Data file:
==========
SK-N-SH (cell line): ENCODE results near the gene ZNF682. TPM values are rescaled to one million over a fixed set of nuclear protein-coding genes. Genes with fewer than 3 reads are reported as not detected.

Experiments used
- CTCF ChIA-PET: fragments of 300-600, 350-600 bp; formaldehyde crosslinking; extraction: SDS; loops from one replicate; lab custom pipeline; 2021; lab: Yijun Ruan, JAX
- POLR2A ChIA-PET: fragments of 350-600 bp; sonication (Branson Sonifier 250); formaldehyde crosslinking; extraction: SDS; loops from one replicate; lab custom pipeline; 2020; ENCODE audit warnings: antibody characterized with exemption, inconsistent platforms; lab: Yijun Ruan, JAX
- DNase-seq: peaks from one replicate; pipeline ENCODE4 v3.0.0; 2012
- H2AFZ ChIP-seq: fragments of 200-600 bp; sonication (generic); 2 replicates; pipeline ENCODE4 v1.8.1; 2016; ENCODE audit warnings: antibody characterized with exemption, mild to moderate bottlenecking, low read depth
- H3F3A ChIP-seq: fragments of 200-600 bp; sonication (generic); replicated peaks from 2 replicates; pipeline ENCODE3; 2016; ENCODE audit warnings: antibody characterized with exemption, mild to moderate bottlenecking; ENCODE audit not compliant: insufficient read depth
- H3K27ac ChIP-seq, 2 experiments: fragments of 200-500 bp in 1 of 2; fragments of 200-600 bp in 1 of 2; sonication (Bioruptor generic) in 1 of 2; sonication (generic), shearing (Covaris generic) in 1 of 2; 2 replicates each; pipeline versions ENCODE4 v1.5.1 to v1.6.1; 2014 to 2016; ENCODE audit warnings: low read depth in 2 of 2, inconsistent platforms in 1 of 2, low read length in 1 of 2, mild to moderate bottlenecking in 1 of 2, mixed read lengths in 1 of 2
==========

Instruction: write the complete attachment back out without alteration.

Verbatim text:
SK-N-SH (cell line): ENCODE results near the gene ZNF682. TPM values are rescaled to one million over a fixed set of nuclear protein-coding genes. Genes with fewer than 3 reads are reported as not detected.

Experiments used
- CTCF ChIA-PET: fragments of 300-600, 350-600 bp; formaldehyde crosslinking; extraction: SDS; loops from one replicate; lab custom pipeline; 2021; lab: Yijun Ruan, JAX
- POLR2A ChIA-PET: fragments of 350-600 bp; sonication (Branson Sonifier 250); formaldehyde crosslinking; extraction: SDS; loops from one replicate; lab custom pipeline; 2020; ENCODE audit warnings: antibody characterized with exemption, inconsistent platforms; lab: Yijun Ruan, JAX
- DNase-seq: peaks from one replicate; pipeline ENCODE4 v3.0.0; 2012
- H2AFZ ChIP-seq: fragments of 200-600 bp; sonication (generic); 2 replicates; pipeline ENCODE4 v1.8.1; 2016; ENCODE audit warnings: antibody characterized with exemption, mild to moderate bottlenecking, low read depth
- H3F3A ChIP-seq: fragments of 200-600 bp; sonication (generic); replicated peaks from 2 replicates; pipeline ENCODE3; 2016; ENCODE audit warnings: antibody characterized with exemption, mild to moderate bottlenecking; ENCODE audit not compliant: insufficient read depth
- H3K27ac ChIP-seq, 2 experiments: fragments of 200-500 bp in 1 of 2; fragments of 200-600 bp in 1 of 2; sonication (Bioruptor generic) in 1 of 2; sonication (generic), shearing (Covaris generic) in 1 of 2; 2 replicates each; pipeline versions ENCODE4 v1.5.1 to v1.6.1; 2014 to 2016; ENCODE audit warnings: low read depth in 2 of 2, inconsistent platforms in 1 of 2, low read length in 1 of 2, mild to moderate bottlenecking in 1 of 2, mixed read lengths in 1 of 2